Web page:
Santiago said she would like to “unmask” the influential person or group that exerted “severe pressure” on the President to appoint Puno as undersecretary and give him powers over the PNP that, according to her, were reserved only for the department secretary.
Lacierda said: “Let’s clarify. The position and the plantilla in the DILG is there’s one Cabinet secretary and there are two undersecretaries: One for local government, which is the position of Austere Panadero, and the other is for police and this is occupied by Undersecretary Puno. Of course, the final responsibility in that particular department is with Secretary Robredo and, in fact, he had jurisdiction over the police.”
He said he found nothing unusual in divesting Robredo of the powers to oversee police matters.
“That has been demonstrated in his various instructions during several situations where the police were involved. It was Secretary Robredo who was giving out instructions. So I don’t see any irregularity there. It’s just also the hierarchy of the DILG explicitly delineates responsibilities of the undersecretaries. But the final responsibility in the department rests with the Cabinet secretary,” Lacierda said.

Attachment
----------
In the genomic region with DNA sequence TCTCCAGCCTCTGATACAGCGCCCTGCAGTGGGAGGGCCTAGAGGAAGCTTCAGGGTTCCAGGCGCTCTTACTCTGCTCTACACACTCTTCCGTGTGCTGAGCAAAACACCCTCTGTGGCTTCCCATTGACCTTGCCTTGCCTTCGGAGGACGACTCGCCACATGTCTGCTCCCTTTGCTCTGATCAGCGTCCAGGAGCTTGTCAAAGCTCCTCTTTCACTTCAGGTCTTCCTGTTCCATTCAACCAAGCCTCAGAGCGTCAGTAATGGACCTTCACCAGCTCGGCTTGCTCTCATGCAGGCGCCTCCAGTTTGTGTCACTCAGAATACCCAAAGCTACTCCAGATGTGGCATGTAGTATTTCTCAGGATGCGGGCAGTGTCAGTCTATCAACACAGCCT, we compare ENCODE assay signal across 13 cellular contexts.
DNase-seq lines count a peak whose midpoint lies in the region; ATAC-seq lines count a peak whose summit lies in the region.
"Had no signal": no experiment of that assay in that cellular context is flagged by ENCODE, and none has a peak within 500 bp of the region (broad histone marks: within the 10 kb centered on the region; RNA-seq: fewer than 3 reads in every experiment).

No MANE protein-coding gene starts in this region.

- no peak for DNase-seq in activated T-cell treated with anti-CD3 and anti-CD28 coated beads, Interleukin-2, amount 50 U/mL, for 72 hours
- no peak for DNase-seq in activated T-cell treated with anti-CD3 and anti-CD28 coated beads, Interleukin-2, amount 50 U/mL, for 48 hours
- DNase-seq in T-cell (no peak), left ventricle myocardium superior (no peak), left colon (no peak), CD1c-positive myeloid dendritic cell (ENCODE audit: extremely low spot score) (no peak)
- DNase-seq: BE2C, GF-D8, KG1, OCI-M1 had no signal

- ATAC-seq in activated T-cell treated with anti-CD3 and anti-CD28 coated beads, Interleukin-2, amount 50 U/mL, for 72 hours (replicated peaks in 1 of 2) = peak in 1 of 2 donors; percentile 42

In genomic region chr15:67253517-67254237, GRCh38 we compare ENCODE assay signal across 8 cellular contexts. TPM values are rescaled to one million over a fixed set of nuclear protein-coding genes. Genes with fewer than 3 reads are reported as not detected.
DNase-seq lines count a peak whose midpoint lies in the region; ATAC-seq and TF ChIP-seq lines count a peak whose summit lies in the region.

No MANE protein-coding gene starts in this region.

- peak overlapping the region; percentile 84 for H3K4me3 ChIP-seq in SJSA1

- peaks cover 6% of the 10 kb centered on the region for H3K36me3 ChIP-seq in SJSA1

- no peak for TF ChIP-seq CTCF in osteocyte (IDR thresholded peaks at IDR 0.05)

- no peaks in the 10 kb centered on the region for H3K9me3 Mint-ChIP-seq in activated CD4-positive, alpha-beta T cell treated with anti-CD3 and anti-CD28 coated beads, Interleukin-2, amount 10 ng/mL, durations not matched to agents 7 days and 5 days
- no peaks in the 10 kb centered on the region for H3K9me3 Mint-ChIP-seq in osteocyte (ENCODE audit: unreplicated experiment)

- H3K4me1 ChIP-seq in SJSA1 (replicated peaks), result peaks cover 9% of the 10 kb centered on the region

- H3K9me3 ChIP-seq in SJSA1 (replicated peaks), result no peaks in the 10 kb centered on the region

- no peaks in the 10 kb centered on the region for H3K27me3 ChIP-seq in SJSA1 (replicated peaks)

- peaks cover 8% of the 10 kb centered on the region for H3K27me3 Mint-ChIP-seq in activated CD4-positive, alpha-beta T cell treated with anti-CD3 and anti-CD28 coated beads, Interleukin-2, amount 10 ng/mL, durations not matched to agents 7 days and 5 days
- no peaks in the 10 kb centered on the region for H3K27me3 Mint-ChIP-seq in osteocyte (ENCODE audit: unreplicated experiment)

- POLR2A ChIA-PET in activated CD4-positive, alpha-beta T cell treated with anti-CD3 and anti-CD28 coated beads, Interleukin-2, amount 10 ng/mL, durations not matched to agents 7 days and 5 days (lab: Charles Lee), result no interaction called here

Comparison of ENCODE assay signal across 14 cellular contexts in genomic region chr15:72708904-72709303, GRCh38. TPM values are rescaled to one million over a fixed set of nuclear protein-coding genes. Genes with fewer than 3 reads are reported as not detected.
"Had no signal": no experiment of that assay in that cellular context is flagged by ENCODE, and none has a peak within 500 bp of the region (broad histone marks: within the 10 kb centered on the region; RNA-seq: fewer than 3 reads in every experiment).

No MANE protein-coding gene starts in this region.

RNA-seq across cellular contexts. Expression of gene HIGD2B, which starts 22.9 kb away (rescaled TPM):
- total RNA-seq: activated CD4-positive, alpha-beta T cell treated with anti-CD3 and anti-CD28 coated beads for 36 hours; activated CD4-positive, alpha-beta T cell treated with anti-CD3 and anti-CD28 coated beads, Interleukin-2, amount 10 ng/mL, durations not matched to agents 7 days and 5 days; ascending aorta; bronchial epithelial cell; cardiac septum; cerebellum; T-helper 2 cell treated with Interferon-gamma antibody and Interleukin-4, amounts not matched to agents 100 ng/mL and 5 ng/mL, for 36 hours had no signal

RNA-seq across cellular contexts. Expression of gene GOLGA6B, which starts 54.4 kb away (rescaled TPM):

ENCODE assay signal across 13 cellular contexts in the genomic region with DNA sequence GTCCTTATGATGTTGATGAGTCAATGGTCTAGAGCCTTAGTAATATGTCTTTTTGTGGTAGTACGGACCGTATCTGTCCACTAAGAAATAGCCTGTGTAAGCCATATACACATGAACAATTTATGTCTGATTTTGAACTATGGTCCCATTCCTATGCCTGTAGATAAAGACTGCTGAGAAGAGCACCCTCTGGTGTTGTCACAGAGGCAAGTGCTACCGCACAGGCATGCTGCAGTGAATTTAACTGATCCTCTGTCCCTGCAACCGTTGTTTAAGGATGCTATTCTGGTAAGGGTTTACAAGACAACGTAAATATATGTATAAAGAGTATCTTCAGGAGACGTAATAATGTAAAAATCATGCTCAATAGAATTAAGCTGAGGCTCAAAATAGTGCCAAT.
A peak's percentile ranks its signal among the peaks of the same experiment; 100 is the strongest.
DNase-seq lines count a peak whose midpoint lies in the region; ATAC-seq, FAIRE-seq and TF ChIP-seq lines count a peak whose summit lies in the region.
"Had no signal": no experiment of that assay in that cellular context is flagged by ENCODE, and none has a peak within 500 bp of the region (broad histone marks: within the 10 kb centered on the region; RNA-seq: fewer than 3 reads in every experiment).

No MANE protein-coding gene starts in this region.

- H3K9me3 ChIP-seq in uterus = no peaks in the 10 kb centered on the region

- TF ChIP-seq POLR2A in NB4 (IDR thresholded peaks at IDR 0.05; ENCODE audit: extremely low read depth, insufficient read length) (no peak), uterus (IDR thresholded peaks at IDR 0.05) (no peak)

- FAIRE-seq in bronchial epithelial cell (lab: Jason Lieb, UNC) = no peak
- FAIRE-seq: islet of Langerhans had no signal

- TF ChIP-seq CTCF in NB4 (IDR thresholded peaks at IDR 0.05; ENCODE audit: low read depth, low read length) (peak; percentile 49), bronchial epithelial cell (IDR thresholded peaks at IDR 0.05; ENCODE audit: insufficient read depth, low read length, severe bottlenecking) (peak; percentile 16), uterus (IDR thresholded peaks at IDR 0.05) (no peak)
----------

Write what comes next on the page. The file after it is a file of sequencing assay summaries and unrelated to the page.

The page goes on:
He also denied that the President’s belated admission that the order to “lock down” the offices of Robredo came from him was a cover-up.
“The tragic day when the plane of Secretary Robredo went down, there was uncertainty on whether he was still alive or not. As the President, he has to be concerned with the office of Secretary Robredo. So it was prudent of him to order the Undersecretary to make sure that the office was secure. As far as we know, the order was given to secure the offices and to make sure that nothing is touched there. And I think that was made very, very clear,” Lacierda said.
He repeated Mr. Aquino’s statement on Saturday that Puno continued to enjoy the President’s trust and confidence.
But he left it to Puno, who has been evading the media, “if he wants to respond to all these queries on allegations against him.” Lacierda could not explain why Puno had not yet resigned to spare the President further embarrassment. He also could not confirm that Puno was being offered a post in the Clark Development Authority.
“Let’s wait for a definite announcement,” he said.
Lacierda declined to comment on suggestions that Puno had become a liability to Mr. Aquino.
“We have not discussed that really, so I cannot comment on whether he’s a liability or not. Is he a liability? I don’t know. Is he not a liability? I also don’t know. The issue here is whether instructions were given. We just made it clear—the instruction (to Puno) was to secure the office of Secretary Robredo because of the sensitive nature of his position and the confidential investigations that he was undertaking,” he said.
Quoting the statement of the President, Lacierda said that with respect to the Luneta hostage-taking crisis in 2010, Puno “was unfairly pilloried on that point.”
“But beyond that, I have no personal knowledge of the decisions taken by Undersecretary Puno. I’ve always dealt with Secretary Robredo, so I am not in a position to comment on Usec. Puno,” Lacierda said.